– Devan Dubnyk doesn’t consider himself a regular on highlight reels.

“Unless I’m flying around doing poke checks out of my net,” he said.

But the replay of one of his stops has been making the rounds in the hockey world and looks like an early candidate for save of the year, a windmill-style catch Dubnyk made Thursday in the Wild’s season opener against former teammate Mikael Granlund.

“It’s great,” said Dubnyk, who became just the second goalie in franchise history to play in 300 games on Saturday. “It’s not the save selection you’re going to make all the time in that play. That’s what makes it fun. I don’t know why it happens sometimes that my brain decided to do something like that, but it’s fun.

“Guys loved it on the bench … but the most important thing was the puck stayed out of the net. It’s certainly fun to be able to do something like that every once in a while.”

Early in the second period of an eventual 5-2 loss for the Wild, Nashville’s Matt Duchene led a 2-on-1 with Granlund into the Wild’s zone.

Recognizing Duchene as having a potent shot, Dubnyk was set on Duchene. Once Duchene handed off to Granlund, Dubnyk knew he could get over to front Granlund but he’d have to open up to attempt the grab — which he ended up timing perfectly.

“It’s good to have your body know that it can do something different, too,” the 33-year-old said. “I’m old, [but] I got that deep down in me somewhere.”

Soucy debuts

Aside from tweaking two of its forward lines, the Wild also made a change on defense against the Avalanche — subbing Carson Soucy in for Nick Seeler on the third pairing next to Brad Hunt.

Not only was this Soucy’s season debut, but it was just his fourth regular-season game in the NHL.

“There’s going to be nerves,” Soucy said. “But hopefully just control them and play the way I have been.”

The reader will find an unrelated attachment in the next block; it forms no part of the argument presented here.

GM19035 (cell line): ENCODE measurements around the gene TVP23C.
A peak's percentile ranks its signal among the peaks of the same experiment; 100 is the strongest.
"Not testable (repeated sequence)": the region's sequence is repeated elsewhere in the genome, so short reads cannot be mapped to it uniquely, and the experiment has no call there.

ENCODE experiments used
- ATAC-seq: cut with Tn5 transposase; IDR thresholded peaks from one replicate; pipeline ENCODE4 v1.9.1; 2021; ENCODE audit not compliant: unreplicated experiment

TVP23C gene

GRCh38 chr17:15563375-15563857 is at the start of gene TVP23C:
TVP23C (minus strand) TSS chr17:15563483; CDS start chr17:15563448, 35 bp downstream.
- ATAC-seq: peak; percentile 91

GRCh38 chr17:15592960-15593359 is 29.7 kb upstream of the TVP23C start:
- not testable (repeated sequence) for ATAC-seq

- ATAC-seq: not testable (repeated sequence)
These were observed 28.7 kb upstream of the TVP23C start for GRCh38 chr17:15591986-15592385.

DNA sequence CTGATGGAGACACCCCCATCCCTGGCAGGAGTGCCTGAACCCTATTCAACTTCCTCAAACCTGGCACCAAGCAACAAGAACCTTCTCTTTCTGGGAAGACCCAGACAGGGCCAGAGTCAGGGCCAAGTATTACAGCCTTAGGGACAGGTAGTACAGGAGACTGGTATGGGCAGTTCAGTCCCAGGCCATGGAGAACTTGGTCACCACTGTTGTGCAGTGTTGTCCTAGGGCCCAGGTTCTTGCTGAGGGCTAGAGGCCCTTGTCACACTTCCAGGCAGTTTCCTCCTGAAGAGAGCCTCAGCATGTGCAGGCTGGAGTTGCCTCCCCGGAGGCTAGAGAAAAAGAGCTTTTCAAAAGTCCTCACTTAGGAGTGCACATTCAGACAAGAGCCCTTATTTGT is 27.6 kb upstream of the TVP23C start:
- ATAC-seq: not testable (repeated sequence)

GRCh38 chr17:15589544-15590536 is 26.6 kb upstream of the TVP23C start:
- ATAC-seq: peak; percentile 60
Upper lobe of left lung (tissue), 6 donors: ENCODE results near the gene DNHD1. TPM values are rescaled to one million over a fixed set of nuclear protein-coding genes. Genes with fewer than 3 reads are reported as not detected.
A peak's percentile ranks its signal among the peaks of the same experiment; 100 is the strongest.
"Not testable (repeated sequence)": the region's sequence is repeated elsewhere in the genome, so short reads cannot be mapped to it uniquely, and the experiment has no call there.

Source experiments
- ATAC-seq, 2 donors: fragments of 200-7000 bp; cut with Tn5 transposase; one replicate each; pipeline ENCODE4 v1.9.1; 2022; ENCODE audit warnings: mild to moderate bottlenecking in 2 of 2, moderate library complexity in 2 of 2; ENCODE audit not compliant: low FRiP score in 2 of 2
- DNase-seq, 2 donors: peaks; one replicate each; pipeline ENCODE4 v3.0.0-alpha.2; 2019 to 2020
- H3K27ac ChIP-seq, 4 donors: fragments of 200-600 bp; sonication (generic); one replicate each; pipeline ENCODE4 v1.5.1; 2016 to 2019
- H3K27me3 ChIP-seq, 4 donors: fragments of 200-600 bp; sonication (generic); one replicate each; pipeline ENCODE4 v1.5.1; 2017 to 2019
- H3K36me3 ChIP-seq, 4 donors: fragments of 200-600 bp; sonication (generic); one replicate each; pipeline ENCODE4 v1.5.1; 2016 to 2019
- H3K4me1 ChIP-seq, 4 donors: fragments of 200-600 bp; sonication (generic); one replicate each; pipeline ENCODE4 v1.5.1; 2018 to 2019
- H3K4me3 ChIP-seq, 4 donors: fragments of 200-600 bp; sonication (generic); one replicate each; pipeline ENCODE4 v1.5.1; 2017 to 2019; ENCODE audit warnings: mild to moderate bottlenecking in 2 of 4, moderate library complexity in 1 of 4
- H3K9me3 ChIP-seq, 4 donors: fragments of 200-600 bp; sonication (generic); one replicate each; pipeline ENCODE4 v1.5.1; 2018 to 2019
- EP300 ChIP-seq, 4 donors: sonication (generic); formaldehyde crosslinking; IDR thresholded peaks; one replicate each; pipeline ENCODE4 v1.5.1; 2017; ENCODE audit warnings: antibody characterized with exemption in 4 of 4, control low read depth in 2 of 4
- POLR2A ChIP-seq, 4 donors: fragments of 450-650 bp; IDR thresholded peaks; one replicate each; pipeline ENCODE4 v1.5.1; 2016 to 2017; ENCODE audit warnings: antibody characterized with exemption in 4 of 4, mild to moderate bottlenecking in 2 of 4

This was the Wild’s plan all along, to have Seeler appear in the season opener since he’s been with the team longer, before Soucy got a crack in Game 2.

“Then let’s see,” coach Bruce Boudreau said. “I figure Hunt’s the only one who can play the right side, so that’s why he’s in there or all three of them would be potentially taking their turns. This is no message to Seeler. This is no message at all. [It’s the] second game of the season, getting everybody involved. I’m sure if things don’t work out, [center Victor Rask’s] going to get a chance pretty soon, too.”

The game was Soucy’s first NHL action in almost a year and a half. After being a late call-up in 2017-18, the former Minnesota Duluth Bulldog skated in four playoff games against the Winnipeg Jets before spending all of last season in the minors. A path like that isn’t usual for youngsters trying to break into the NHL, but the insight Soucy banked from competing on the league’s most intense stage could help him settle in this season.

“It was just another level playing against some of those guys,” the 25-year-old said. “You gotta be ready every shift. Whether it’s a slower game or it doesn’t seem like everything’s going fast that game, one shift it can be in the back of your net or you can get a good chance. You just gotta be ready every shift.”

Back-end support

Of the six Wild players who registered a point Thursday, three were defensemen — an encouraging sign that the back end will remain a consistent contributor on offense.

Last season, the Wild led the NHL in power-play goals (16) and percentage of goals (20.9) by defensemen while ranking fifth in goals (44).

“If you look at the key to our success on offense from last year and the year before,” Boudreau said, “it starts from our defense.